“My parents would ask: ‘Do you see a single girl wearing a hijab playing football or representing England?’ They said I couldn’t be part of it because of the amount of abuse I would get.
“At the end of the day, they were just looking out for me. But I had to educate them and tell them how sports helps with your fitness, your mental health and has so many benefits and that you meet so many people through it.”
JJ began refereeing and was thrilled to be back on the football pitch and running around. “As a referee, you get to see everything close up and feel the emotions of the players. I’m just living my dream,” she says.
“I don’t care what pitch it is or how big it is, as long as we’re playing football, I’m good.”
JJ became the first hijab wearing referee in the country and says her parents are now immensely proud of her, particularly when they hear she is an inspiration to other girls.
“Who cares what you look like?” asks JJ. “Who cares if you’re Black or whatever religion you are? As long as you are a positive person who is encouraging girls to be involved in sports, that’s what matters.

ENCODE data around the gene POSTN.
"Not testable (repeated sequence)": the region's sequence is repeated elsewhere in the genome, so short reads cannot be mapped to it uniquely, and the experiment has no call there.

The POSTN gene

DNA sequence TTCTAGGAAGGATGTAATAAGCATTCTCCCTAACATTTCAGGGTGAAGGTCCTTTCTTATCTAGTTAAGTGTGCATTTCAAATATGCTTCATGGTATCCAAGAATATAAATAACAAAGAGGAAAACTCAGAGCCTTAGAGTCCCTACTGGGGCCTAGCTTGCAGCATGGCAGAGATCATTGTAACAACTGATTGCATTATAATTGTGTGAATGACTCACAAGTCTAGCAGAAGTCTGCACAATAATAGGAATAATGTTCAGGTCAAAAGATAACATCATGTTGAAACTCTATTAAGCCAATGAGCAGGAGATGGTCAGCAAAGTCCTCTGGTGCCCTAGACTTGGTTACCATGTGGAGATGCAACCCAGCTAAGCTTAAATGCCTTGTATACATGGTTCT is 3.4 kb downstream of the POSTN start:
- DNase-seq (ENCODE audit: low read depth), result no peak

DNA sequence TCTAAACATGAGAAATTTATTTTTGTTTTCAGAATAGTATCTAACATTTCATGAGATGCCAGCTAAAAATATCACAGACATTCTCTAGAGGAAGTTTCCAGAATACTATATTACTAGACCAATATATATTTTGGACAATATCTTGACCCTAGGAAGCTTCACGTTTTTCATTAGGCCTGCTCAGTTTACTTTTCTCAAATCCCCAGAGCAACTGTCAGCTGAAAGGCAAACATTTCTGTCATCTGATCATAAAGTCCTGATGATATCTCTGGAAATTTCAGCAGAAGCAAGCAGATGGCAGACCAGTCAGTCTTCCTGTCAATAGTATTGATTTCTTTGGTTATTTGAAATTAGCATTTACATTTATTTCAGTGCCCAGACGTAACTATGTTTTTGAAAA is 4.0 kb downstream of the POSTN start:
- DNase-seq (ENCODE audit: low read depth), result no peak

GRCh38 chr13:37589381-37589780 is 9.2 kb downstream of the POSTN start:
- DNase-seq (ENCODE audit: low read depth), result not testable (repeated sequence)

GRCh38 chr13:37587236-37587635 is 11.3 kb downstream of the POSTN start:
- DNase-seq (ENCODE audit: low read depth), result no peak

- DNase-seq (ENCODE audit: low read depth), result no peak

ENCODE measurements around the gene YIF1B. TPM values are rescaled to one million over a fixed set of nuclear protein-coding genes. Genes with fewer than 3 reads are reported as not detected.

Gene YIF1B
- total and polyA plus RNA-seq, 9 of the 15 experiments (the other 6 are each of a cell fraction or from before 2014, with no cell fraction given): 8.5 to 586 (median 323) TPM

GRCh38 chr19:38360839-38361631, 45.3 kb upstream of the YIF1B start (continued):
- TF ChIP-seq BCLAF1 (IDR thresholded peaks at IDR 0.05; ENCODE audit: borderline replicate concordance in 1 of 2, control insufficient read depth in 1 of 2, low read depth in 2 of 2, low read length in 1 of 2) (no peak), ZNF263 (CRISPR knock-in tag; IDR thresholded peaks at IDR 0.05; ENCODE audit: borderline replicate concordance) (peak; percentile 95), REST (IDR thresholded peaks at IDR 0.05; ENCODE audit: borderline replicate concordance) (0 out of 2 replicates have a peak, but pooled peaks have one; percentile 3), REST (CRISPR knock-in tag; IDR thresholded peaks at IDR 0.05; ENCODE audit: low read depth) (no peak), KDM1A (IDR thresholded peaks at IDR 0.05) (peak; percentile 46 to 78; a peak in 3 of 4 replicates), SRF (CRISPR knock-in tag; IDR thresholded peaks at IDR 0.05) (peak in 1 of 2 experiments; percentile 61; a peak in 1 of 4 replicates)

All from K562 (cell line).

“My dreams for the future are to become a world recognised referee and to encourage as many girls as possible into sports. I want girls to say: ‘I started playing football because of JJ.’ That would make me so happy.’
Despite all her achievements, JJ says she will never forget having to escape war and her experience of living in poverty after her family arrived in the UK “with nothing”.
She told i that although the UK is seen as a place of plenty, there are many people who are struggling to afford necessities, particularly during the cost of living crisis with food and energy prices pushing many families over the edge.
It’s for this reason she has become an ambassador for In Kind Direct, a UK charity which distributes consumer goods donated by companies to UK charitable organisations working in the UK and overseas.
JJ, who has eight siblings, says she is particularly saddened by the thought of young people being unable to afford hygiene products such as period supplies, deodorant and shower gel and fears it could stop them making the most of life-changing opportunities or taking part in sport.